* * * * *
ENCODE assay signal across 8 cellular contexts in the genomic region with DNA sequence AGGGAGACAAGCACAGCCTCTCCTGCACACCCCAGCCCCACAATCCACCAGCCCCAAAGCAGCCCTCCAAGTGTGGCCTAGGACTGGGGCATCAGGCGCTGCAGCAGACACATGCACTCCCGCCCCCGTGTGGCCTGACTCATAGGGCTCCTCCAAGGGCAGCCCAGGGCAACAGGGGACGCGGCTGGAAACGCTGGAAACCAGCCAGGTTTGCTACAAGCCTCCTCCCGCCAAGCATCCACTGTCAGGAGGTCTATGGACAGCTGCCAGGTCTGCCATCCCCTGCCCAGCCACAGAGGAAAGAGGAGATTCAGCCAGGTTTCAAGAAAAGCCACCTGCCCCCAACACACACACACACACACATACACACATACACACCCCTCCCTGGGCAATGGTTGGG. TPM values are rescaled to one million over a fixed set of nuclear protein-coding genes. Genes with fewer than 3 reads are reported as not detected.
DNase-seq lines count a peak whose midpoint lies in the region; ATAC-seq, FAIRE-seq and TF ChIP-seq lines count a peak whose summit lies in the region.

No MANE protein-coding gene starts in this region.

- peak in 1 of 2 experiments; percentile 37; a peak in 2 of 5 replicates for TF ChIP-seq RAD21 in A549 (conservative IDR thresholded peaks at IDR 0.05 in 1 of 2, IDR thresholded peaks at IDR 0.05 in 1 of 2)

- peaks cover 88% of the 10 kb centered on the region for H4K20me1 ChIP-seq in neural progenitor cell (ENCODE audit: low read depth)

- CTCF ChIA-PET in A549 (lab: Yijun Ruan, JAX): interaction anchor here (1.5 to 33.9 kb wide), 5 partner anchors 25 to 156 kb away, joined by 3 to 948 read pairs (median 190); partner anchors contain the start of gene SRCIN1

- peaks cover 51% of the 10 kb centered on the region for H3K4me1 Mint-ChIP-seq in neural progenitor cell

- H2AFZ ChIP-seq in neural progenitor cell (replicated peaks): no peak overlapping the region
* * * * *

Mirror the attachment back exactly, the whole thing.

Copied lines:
ENCODE assay signal across 8 cellular contexts in the genomic region with DNA sequence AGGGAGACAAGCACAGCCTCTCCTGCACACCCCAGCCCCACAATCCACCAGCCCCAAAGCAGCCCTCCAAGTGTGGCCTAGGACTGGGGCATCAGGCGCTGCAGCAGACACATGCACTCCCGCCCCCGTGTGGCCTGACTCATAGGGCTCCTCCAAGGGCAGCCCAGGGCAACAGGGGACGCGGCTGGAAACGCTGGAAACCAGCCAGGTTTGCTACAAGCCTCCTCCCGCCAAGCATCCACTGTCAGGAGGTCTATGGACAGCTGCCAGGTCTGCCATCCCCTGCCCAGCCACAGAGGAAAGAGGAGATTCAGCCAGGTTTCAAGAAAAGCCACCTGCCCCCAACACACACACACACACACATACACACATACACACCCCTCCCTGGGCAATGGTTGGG. TPM values are rescaled to one million over a fixed set of nuclear protein-coding genes. Genes with fewer than 3 reads are reported as not detected.
DNase-seq lines count a peak whose midpoint lies in the region; ATAC-seq, FAIRE-seq and TF ChIP-seq lines count a peak whose summit lies in the region.

No MANE protein-coding gene starts in this region.

- peak in 1 of 2 experiments; percentile 37; a peak in 2 of 5 replicates for TF ChIP-seq RAD21 in A549 (conservative IDR thresholded peaks at IDR 0.05 in 1 of 2, IDR thresholded peaks at IDR 0.05 in 1 of 2)

- peaks cover 88% of the 10 kb centered on the region for H4K20me1 ChIP-seq in neural progenitor cell (ENCODE audit: low read depth)

- CTCF ChIA-PET in A549 (lab: Yijun Ruan, JAX): interaction anchor here (1.5 to 33.9 kb wide), 5 partner anchors 25 to 156 kb away, joined by 3 to 948 read pairs (median 190); partner anchors contain the start of gene SRCIN1

- peaks cover 51% of the 10 kb centered on the region for H3K4me1 Mint-ChIP-seq in neural progenitor cell

- H2AFZ ChIP-seq in neural progenitor cell (replicated peaks): no peak overlapping the region